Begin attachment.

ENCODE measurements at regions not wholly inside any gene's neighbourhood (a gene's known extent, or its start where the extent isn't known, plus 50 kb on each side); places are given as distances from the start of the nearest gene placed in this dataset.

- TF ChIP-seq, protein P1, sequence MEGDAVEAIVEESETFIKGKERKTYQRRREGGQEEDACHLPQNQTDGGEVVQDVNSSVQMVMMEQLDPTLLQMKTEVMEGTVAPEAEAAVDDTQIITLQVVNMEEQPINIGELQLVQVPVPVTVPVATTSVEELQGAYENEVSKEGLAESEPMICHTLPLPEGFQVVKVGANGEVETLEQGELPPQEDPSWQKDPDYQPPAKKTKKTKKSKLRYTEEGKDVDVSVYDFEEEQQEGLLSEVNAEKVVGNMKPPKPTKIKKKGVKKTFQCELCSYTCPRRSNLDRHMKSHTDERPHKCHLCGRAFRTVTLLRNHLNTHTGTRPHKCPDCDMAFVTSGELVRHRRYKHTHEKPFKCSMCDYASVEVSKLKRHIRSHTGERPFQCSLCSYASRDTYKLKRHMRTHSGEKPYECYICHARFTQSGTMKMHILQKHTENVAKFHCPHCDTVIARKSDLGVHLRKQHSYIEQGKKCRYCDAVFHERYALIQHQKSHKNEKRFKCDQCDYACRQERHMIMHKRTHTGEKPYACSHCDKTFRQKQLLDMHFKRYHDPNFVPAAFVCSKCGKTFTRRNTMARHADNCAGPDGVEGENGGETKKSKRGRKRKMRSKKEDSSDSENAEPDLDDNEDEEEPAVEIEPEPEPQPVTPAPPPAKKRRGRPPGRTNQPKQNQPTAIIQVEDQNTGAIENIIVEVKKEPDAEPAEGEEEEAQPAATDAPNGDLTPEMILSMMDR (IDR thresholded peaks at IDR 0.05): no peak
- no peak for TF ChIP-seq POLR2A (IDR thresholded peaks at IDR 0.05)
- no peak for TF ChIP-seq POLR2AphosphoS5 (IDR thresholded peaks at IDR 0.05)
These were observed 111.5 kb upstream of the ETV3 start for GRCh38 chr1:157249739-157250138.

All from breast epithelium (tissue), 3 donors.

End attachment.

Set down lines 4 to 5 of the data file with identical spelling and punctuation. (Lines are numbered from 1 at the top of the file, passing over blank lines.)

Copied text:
- no peak for TF ChIP-seq POLR2AphosphoS5 (IDR thresholded peaks at IDR 0.05)
These were observed 111.5 kb upstream of the ETV3 start for GRCh38 chr1:157249739-157250138.